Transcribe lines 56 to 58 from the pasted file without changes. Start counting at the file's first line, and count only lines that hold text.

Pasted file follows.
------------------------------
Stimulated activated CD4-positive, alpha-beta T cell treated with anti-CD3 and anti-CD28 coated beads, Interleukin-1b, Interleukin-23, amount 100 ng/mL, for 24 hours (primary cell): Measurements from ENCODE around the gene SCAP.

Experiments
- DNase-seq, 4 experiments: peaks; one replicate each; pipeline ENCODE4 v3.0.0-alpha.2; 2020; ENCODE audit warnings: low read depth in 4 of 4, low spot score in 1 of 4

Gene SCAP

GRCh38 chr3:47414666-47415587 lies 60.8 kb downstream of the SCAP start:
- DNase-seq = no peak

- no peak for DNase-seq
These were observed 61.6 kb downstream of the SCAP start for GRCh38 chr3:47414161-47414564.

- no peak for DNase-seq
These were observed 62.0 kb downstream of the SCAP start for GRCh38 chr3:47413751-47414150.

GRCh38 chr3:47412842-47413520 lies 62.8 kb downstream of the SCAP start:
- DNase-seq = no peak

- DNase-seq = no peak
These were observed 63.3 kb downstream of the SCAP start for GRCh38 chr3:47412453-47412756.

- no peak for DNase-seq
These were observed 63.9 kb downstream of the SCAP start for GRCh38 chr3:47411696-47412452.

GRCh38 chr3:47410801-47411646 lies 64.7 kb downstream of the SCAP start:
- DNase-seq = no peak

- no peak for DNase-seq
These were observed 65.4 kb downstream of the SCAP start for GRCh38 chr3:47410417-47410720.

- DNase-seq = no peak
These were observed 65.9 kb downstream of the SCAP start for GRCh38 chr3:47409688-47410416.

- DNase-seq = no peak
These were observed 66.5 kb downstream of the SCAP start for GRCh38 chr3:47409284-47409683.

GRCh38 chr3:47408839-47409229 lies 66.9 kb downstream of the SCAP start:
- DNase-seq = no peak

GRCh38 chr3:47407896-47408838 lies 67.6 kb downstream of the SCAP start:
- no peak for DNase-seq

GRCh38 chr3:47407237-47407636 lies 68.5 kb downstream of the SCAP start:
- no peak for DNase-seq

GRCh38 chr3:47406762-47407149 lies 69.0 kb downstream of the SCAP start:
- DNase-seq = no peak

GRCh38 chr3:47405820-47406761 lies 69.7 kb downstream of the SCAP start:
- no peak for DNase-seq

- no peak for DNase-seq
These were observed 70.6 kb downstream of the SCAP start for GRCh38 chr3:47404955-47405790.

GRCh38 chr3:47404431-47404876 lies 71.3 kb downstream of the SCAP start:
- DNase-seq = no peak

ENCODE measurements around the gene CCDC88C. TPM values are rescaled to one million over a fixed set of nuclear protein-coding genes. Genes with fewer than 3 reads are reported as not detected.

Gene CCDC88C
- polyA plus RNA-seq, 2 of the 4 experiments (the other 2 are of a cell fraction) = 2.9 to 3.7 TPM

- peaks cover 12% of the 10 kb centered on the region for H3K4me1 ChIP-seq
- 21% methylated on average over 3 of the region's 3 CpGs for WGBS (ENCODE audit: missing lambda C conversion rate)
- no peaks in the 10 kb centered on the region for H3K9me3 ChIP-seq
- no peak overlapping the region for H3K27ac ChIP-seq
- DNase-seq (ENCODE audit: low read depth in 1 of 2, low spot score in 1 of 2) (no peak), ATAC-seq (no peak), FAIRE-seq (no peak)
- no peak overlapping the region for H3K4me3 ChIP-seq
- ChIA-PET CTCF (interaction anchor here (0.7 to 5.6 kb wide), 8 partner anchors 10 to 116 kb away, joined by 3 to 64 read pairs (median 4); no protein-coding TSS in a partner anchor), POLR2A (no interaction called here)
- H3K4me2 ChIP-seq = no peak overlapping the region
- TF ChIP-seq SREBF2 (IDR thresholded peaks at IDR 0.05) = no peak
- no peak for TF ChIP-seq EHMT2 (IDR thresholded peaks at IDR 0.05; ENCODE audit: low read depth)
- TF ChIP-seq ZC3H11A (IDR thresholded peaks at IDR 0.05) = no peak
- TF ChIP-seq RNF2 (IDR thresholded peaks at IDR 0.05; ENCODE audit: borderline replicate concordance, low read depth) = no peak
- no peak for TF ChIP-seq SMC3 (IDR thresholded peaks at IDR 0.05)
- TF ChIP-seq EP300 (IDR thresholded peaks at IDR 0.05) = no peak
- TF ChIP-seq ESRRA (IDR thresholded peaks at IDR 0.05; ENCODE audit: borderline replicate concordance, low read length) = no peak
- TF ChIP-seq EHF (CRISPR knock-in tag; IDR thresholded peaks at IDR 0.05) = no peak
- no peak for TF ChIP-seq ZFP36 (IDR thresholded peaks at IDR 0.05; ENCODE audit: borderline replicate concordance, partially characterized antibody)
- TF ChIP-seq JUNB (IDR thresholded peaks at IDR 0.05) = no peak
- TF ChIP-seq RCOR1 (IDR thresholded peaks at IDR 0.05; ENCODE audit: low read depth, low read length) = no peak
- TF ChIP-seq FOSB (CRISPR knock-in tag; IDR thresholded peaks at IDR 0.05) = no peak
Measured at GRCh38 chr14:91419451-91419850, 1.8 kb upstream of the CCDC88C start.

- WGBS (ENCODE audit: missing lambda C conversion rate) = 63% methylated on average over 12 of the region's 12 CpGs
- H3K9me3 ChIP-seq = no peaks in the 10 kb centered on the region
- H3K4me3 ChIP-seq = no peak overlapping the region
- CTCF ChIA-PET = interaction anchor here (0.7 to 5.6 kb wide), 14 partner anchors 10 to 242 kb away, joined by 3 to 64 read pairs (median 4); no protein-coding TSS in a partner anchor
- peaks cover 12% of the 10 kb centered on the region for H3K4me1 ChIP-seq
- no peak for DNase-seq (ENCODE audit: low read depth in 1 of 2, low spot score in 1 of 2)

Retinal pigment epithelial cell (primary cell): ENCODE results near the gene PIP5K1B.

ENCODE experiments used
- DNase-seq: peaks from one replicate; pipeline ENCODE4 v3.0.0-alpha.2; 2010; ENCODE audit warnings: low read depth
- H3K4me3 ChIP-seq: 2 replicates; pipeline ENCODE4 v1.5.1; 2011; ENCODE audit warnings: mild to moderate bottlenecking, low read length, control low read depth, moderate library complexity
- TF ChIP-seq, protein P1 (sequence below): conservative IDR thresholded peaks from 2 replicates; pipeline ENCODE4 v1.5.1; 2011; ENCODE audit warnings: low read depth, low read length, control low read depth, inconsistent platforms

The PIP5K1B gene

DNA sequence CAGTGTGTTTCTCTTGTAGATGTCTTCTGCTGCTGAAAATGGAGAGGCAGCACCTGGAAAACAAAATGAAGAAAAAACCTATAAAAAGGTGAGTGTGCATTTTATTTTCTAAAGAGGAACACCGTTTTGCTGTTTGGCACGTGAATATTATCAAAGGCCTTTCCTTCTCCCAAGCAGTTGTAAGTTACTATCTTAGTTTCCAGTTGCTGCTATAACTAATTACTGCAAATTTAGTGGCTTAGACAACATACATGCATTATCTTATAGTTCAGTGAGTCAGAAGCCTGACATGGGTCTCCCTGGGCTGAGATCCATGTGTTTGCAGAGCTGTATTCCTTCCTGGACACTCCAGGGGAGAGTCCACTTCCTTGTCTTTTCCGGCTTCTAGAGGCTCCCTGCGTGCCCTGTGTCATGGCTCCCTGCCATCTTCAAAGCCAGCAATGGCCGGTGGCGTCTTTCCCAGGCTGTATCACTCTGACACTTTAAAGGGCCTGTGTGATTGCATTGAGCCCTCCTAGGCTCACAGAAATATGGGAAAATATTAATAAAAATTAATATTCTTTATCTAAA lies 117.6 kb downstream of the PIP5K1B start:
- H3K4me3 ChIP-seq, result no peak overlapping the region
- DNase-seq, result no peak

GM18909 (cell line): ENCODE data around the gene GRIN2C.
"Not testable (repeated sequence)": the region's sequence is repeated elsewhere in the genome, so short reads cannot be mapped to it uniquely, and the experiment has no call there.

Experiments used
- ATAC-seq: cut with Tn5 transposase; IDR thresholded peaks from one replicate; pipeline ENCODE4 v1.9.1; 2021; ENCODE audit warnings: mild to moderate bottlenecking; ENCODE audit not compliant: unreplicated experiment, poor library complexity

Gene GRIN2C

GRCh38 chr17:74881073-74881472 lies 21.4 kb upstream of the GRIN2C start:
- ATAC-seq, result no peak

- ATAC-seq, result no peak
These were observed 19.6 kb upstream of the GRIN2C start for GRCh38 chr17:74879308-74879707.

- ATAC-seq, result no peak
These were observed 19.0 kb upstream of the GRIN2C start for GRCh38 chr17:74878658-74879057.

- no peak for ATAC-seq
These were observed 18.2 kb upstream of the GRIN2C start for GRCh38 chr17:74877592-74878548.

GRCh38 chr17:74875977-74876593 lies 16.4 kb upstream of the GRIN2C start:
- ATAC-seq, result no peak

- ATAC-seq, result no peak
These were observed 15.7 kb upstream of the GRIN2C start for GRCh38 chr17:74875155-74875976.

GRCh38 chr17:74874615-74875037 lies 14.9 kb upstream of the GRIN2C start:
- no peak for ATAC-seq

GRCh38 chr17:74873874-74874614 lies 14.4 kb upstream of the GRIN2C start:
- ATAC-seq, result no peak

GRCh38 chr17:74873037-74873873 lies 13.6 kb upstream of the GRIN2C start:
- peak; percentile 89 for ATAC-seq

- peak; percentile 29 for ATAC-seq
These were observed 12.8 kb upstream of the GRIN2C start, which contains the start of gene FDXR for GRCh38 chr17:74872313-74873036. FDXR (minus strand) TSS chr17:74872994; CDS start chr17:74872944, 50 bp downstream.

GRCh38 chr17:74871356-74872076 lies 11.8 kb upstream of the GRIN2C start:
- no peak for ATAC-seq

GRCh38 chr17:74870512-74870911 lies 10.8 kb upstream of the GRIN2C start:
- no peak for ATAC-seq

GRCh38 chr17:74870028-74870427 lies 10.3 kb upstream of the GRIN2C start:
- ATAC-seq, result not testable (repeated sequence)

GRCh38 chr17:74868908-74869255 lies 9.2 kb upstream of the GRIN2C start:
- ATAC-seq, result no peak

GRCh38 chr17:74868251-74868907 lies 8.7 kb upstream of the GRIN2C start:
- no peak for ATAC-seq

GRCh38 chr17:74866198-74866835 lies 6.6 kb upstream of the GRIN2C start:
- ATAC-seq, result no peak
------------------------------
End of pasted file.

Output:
- TF ChIP-seq ESRRA (IDR thresholded peaks at IDR 0.05; ENCODE audit: borderline replicate concordance, low read length) = no peak
- TF ChIP-seq EHF (CRISPR knock-in tag; IDR thresholded peaks at IDR 0.05) = no peak
- no peak for TF ChIP-seq ZFP36 (IDR thresholded peaks at IDR 0.05; ENCODE audit: borderline replicate concordance, partially characterized antibody)